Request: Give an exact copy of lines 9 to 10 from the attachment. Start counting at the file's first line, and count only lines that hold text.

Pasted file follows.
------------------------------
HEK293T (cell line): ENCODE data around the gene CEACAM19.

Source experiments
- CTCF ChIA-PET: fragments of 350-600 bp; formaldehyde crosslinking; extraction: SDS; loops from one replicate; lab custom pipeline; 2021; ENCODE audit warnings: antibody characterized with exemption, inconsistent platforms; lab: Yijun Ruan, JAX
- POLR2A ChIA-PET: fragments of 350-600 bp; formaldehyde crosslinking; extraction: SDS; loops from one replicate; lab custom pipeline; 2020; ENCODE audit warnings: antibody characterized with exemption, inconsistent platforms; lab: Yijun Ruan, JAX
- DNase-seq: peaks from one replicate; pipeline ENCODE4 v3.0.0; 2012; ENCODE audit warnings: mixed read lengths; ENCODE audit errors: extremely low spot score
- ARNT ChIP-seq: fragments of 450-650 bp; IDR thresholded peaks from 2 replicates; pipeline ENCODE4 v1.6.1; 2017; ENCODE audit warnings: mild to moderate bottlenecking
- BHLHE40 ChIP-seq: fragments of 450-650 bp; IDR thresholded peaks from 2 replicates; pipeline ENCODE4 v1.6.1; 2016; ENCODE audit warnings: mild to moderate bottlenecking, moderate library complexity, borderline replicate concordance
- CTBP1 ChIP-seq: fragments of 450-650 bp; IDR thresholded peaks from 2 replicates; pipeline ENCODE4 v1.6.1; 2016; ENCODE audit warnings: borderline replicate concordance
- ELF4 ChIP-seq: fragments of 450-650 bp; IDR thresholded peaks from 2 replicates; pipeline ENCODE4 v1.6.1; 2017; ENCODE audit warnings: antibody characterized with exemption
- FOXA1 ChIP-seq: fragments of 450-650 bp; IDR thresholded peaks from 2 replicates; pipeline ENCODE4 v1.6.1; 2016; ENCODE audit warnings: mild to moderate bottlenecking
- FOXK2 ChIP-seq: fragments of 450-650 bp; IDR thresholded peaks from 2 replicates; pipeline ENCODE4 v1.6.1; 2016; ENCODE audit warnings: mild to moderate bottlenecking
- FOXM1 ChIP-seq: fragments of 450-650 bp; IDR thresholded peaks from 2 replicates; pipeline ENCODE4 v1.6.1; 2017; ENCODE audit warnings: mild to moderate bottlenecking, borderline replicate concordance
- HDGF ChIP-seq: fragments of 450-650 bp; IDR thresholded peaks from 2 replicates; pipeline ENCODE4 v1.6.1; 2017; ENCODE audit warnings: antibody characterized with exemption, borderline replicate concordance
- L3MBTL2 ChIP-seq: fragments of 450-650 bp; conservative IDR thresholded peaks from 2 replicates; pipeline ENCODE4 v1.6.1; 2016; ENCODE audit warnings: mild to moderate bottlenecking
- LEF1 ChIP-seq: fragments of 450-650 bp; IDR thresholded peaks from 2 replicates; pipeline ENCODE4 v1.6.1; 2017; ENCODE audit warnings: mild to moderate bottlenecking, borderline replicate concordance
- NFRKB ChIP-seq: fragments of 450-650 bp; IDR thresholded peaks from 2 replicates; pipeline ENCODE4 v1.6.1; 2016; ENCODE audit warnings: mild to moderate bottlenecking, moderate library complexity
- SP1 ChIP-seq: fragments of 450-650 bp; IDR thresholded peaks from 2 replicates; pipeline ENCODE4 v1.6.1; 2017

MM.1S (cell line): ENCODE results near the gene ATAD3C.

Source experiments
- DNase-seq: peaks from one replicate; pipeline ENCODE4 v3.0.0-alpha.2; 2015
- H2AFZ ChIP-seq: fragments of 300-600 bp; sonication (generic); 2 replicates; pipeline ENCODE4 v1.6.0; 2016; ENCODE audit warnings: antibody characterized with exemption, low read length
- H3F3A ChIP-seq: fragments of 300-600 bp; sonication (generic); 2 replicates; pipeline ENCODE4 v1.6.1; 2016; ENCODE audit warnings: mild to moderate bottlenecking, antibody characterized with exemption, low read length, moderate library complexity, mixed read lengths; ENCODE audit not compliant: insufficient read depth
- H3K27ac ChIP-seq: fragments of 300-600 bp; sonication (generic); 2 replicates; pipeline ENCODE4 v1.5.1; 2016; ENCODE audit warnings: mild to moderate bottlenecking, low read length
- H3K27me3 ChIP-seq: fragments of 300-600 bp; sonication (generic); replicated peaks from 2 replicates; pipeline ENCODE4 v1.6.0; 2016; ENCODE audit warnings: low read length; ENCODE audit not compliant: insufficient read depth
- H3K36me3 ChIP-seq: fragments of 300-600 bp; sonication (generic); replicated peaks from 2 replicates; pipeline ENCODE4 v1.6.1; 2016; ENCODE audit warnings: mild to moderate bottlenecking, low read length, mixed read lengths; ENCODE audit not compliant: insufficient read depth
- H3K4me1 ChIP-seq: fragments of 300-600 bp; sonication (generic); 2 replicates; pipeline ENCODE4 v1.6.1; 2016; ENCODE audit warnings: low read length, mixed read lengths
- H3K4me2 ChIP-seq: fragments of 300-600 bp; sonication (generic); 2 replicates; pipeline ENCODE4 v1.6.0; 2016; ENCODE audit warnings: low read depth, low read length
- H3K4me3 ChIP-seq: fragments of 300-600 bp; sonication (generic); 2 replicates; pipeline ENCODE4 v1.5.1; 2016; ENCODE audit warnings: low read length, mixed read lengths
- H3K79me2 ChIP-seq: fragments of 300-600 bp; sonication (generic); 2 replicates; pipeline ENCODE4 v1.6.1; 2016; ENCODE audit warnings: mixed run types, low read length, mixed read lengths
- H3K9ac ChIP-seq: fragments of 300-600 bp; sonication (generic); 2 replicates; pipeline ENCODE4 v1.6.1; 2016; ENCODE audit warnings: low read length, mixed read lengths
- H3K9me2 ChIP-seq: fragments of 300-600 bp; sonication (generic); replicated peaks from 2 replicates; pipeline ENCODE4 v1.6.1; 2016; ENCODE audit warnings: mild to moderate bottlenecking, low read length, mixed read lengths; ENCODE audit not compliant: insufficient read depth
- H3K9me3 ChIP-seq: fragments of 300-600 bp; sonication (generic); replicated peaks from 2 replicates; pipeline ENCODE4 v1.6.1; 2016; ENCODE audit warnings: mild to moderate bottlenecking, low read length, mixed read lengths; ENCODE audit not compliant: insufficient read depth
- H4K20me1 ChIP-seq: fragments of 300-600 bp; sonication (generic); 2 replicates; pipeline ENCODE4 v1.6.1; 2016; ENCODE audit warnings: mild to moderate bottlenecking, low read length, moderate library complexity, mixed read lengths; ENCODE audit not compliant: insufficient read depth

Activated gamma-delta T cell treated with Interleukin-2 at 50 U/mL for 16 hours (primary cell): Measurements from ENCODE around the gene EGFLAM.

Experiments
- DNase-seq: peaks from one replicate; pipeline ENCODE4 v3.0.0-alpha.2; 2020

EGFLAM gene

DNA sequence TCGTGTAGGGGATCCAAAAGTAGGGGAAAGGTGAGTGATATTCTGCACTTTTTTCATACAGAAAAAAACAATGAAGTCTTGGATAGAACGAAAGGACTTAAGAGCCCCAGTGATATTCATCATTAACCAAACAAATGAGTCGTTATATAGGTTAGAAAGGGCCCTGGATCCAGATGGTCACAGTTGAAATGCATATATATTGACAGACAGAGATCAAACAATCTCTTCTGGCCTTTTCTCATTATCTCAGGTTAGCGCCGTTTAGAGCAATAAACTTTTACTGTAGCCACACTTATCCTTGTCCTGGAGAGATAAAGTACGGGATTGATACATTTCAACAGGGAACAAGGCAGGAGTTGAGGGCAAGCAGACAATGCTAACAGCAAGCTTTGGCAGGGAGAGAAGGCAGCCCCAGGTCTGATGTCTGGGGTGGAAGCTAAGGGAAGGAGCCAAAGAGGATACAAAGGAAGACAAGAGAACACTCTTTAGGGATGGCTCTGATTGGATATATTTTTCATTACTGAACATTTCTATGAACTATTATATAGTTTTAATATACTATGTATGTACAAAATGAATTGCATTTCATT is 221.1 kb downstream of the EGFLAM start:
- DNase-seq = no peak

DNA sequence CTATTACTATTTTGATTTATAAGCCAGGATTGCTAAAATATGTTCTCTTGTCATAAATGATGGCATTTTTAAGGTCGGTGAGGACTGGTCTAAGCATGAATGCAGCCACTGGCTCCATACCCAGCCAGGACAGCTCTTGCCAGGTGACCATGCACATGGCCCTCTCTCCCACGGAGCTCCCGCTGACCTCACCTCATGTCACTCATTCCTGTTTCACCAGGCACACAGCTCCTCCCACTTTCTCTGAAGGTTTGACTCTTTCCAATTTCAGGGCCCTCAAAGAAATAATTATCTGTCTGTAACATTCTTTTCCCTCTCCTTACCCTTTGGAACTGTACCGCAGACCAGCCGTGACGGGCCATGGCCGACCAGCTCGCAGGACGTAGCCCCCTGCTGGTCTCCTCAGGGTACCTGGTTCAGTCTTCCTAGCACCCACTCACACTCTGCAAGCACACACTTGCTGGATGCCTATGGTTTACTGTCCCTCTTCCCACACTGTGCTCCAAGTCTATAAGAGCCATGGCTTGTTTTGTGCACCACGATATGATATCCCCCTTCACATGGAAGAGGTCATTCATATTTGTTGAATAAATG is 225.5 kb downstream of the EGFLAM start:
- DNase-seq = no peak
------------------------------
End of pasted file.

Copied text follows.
- ELF4 ChIP-seq: fragments of 450-650 bp; IDR thresholded peaks from 2 replicates; pipeline ENCODE4 v1.6.1; 2017; ENCODE audit warnings: antibody characterized with exemption
- FOXA1 ChIP-seq: fragments of 450-650 bp; IDR thresholded peaks from 2 replicates; pipeline ENCODE4 v1.6.1; 2016; ENCODE audit warnings: mild to moderate bottlenecking